SermonIndex Audio Sermons
Promoting Genuine Biblical Revival.
Looking for free sermon messages?
Sermon Podcast | Audio | Video


Text Sermons : Adam Clarke : Adam Clarke Commentary 2 Chronicles 2

Open as PDF

Introduction
Solomon determines to build a temple, 2 Chronicles 2:1. The number of his workmen, 2 Chronicles 2:2. Sends to Huram for artificers and materials, 2 Chronicles 2:3-10. Huram sends him a favorable answer, and makes an agreement with him concerning the labor to be done, and the wages to be paid to his men, 2 Chronicles 2:11-16. The number of strangers in the land, and how employed, 2 Chronicles 2:17, 2 Chronicles 2:18.

Verse 1
A house for the name of the Lord - A temple for the worship of Jehovah.

A house for his kingdom - A royal palace for his own use as king of Israel.

Verse 3
Solomon sent to Huram - This man‘s name is written חירם (Chiram) in Kings; and in Chronicles, חורם (Churam): there is properly no difference, only a י (yod) and a ו (vau) interchanged. See on 1 Kings 5:2 (note).

Verse 6
Seeing the heaven and heaven of heavens - “For the lower heavens, the middle heavens, and the upper heavens cannot contain him, seeing he sustains all things by the arm of his power. Heaven is the throne of his glory, the earth his footstool; the deep, and the whole world, are sustained by the spirit of his Word, [ברוח מימריה (beruach meqmereih) ]. Who am I, then, that I should build him a house?” - Targum.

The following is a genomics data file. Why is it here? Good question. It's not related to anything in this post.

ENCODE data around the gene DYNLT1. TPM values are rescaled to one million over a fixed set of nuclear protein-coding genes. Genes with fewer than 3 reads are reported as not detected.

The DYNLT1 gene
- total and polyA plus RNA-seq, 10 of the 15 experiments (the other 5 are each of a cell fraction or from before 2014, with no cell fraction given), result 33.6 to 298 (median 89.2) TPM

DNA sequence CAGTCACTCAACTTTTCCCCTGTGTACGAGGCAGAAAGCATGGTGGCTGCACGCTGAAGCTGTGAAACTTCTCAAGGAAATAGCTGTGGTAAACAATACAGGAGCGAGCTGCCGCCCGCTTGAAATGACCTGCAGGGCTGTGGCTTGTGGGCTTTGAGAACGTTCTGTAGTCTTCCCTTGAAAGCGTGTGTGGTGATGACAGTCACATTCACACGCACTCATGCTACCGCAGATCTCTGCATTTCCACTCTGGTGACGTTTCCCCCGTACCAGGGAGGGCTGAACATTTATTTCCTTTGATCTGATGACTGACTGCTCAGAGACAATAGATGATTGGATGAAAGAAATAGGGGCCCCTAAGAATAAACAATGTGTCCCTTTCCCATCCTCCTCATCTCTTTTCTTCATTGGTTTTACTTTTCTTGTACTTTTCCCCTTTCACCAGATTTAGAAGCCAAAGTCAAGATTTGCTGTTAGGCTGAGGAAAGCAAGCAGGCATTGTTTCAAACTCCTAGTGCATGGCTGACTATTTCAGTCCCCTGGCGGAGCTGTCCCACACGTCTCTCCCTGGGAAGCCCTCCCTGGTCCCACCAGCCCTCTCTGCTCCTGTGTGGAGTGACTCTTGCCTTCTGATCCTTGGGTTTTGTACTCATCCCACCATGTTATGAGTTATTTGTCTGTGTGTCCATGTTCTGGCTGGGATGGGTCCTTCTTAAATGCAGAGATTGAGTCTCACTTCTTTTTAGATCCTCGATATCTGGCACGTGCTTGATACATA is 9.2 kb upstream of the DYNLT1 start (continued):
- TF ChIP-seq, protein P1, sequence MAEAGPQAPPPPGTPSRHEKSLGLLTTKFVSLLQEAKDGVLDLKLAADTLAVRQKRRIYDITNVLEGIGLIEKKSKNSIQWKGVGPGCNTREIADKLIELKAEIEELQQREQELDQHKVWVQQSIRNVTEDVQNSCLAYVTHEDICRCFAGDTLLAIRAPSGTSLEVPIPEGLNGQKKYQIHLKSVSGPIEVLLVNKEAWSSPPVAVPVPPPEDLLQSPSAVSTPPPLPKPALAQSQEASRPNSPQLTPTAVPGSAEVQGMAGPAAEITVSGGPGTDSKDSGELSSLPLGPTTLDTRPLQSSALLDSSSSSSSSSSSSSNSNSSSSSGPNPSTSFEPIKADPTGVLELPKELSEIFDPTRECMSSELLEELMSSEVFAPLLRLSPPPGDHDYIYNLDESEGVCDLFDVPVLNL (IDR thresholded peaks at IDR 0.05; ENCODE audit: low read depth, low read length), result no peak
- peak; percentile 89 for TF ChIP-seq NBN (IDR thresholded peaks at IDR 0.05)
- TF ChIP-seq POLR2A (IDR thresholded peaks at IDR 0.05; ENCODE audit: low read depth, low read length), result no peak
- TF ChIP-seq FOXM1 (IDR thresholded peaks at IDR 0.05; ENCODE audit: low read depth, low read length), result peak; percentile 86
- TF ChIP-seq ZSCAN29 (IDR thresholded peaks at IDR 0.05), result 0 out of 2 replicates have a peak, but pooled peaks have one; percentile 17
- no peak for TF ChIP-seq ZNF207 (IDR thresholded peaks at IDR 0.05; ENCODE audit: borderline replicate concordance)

Save only to burn sacrifice - It is not under the hope that the house shall be able to contain him, but merely for the purpose of burning incense to him, and offering him sacrifice, that I have erected it.

Verse 7
Send me - a man cunning to work - A person of great ingenuity, who is capable of planning and directing, and who may be over the other artists.

Verse 11
Answered in writing - Though correspondence among persons of distinction was, in these early times, carried on by confidential messengers, yet we find that epistolary correspondence did exist, and that kings could write and read in what were called by the proud and insolent Greeks and Romans barbarous nations. Nearly two thousand years after this we find a king on the British throne who could not sign his own name. About the year of our Lord 700, Withred, king of Kent, thus concludes a charter to secure the liberties of the Church: Ego Wythredus rex Cantiae haec omnia suprascripta et confirmavi, atque, a me dictata propria manu signum sanctae crucis pro ignorantia literarum espressi; “All the above dictated by myself, I have confirmed; and because I cannot write, I have with my own hand expressed this by putting the sign of the holy cross +.” - See Wilkins‘ Concilta.

Verse 13
I have sent a cunning man - His name appears to have been Hiram, or Hiram Abi: see the notes on 1 Kings 7:13, 1 Kings 7:14.

Verse 16
In floats by sea to Joppa - See the note on 1 Kings 5:9, and on the parallel places, for other matters contained in this chapter.





©2002-2019 SermonIndex.net
Promoting Genuine Biblical Revival.
Privacy Policy